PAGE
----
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High cholesterol: The habit to cut down on to reduce levels

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One of the easiest ways to lower cholesterol is through cutting back on alcohol consumption.

The NHS suggests that an individual looking to cut down should “avoid drinking more than 14 units of alcohol a week, have several drink-free days each week [and] avoid drinking lots of alcohol in a short time”.

While this may sound simple, for some cutting down on this popular night-time habit can prove difficult.

As a result, the NHS has a page dedicated to getting support and advice on how to reduce alcohol consumption.

Cutting down on alcohol is just one of a number of actions patients can take to reduce cholesterol levels.

Quitting smoking, exercising for at least two and a half hours a week, and eating a balanced diet are lifestyle and dietary changes that can lower cholesterol.

With regard to diet, it’s recommended that individuals consume a range of foods including fruits and vegetables and nuts.

As well as introducing healthier elements it is also recommended that unhealthy foods, foods high in fat, and food containing certain oils are avoided.

Meanwhile, a new study has identified in greater detail the impact of alcohol on the body.

The study, conducted by the University of Wisconsin-Madison, found that cutting back on the last drink of an evening can improve brain health.

Dr Demi Daviet, author of the study, said: “There is some evidence that the effect of drinking on the brain is exponential.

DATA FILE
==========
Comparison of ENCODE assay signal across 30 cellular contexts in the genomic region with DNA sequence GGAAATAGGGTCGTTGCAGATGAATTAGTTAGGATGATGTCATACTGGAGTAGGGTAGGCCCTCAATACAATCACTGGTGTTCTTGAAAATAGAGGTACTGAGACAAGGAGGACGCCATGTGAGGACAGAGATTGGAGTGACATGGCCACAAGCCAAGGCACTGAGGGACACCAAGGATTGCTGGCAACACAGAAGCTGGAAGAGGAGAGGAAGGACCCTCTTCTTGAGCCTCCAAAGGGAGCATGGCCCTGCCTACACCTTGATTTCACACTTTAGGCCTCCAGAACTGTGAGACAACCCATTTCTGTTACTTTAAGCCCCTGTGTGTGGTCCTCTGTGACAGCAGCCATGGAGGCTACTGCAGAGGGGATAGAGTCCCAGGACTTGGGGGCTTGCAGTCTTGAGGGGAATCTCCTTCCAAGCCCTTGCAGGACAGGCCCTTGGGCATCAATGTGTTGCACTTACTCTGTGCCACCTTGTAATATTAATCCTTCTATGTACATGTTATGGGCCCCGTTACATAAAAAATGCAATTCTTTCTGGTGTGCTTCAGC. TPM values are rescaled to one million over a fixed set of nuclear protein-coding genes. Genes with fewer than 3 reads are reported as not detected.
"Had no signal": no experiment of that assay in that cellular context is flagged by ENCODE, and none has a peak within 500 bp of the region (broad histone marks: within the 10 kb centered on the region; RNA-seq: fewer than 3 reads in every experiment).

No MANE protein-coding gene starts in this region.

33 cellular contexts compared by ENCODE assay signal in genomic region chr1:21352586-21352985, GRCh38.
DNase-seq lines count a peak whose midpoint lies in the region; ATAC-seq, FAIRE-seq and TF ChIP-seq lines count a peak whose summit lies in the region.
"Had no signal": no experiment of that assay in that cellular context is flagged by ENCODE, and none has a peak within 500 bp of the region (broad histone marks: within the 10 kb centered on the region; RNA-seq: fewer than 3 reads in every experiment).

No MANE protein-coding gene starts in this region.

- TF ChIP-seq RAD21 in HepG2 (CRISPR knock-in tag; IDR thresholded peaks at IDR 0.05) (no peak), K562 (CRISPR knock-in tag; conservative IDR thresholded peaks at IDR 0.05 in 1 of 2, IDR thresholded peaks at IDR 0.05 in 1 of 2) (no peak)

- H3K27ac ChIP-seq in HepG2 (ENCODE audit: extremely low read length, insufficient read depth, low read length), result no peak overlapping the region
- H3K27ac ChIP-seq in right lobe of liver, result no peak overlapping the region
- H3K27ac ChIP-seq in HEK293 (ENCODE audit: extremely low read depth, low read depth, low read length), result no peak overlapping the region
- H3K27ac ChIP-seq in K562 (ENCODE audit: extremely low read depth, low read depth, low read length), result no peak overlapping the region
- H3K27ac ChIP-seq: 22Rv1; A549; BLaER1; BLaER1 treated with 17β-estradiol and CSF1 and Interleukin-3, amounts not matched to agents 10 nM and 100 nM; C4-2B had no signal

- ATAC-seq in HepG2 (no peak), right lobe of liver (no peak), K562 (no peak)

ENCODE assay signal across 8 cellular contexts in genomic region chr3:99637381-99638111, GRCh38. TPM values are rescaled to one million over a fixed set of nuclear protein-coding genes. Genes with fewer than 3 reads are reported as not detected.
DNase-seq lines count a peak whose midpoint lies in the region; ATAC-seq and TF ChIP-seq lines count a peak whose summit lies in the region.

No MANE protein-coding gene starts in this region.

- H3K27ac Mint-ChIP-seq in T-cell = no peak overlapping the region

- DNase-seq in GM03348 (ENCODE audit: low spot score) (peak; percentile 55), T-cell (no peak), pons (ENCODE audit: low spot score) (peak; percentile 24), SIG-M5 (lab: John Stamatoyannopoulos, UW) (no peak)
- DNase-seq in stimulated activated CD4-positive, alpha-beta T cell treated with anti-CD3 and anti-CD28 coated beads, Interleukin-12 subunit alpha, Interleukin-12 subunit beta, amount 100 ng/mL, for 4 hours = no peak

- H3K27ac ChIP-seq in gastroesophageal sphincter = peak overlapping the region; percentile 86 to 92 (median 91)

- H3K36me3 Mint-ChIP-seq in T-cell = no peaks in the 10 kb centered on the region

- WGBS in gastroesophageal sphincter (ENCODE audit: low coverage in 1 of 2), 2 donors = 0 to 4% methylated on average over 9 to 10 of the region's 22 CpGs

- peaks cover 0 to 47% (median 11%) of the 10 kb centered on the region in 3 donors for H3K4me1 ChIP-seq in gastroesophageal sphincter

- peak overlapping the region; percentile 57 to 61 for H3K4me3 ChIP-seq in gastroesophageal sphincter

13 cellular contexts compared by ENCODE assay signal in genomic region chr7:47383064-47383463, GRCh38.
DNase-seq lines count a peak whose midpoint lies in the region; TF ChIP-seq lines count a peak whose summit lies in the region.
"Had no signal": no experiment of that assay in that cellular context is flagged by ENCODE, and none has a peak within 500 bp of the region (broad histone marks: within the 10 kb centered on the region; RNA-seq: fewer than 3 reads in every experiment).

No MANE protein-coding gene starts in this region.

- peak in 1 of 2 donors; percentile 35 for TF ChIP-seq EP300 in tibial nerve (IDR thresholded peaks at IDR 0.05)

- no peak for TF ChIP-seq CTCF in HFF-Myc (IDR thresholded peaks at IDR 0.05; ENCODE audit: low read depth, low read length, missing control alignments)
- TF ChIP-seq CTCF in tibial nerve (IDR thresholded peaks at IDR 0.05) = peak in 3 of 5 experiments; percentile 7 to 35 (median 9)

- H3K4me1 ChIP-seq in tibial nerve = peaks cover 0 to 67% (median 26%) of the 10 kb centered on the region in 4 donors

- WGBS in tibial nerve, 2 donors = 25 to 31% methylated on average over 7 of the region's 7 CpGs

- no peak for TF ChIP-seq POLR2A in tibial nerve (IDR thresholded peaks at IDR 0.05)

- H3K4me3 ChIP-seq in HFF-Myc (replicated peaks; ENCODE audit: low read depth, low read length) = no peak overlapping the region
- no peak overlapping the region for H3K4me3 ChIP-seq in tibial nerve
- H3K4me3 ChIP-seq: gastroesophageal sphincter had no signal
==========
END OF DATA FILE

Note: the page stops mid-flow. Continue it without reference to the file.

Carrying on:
“One additional drink in a day could have more of an impact than any of the previous drinks that day.”

What this means in practice is that the final drink of a night out or night in could have a substantial impact on brain health.

The study found that one drink a day could have a negative impact on brain health.

However, while this was the case for consistent drinking, it was unclear whether moderate drinking had an impact on brain health.

Published in Nature Communications, the study concluded that it provided “additional evidence for a negative association between alcohol intake and brain macrostructure and microstructure in a general population of middle-aged and older adults”.

While the study didn’t focus on younger participants, it nevertheless reinforces that consistent high consumption of alcohol has a negative impact on the body.

In this fashion, binge drinking can increase an individual’s risk of developing a number of conditions such as mouth cancer, throat cancer, breast cancer, stroke, heart disease, liver disease, brain damage, and negatively impact the nervous system.

Binge drinking can also be a sign that the individual engaging in this act is suffering from poor mental health and could be at increased risk of self-harm.

To find out more information on the effects of binge drinking contact the NHS or consult with your GP.

If you are struggling and have suicidal thoughts, know you are not alone and that help is available. Please contact any one of the following. In the UK, you can call the Samaritans free on 116 123 (the number will not appear on your telephone bill) or email [email protected]. In America, The National Suicide Prevention Lifeline is a network of more than 160 crisis centres that provide a 24-hour-a-day service via a free hotline on 00-1-800-273-8255. Lifeline is a national charity providing all Australians experiencing a personal crisis with access to 24-hour crisis support and suicide prevention services. Call 13-11-14. Help is ALWAYS available. If you need it, reach out.

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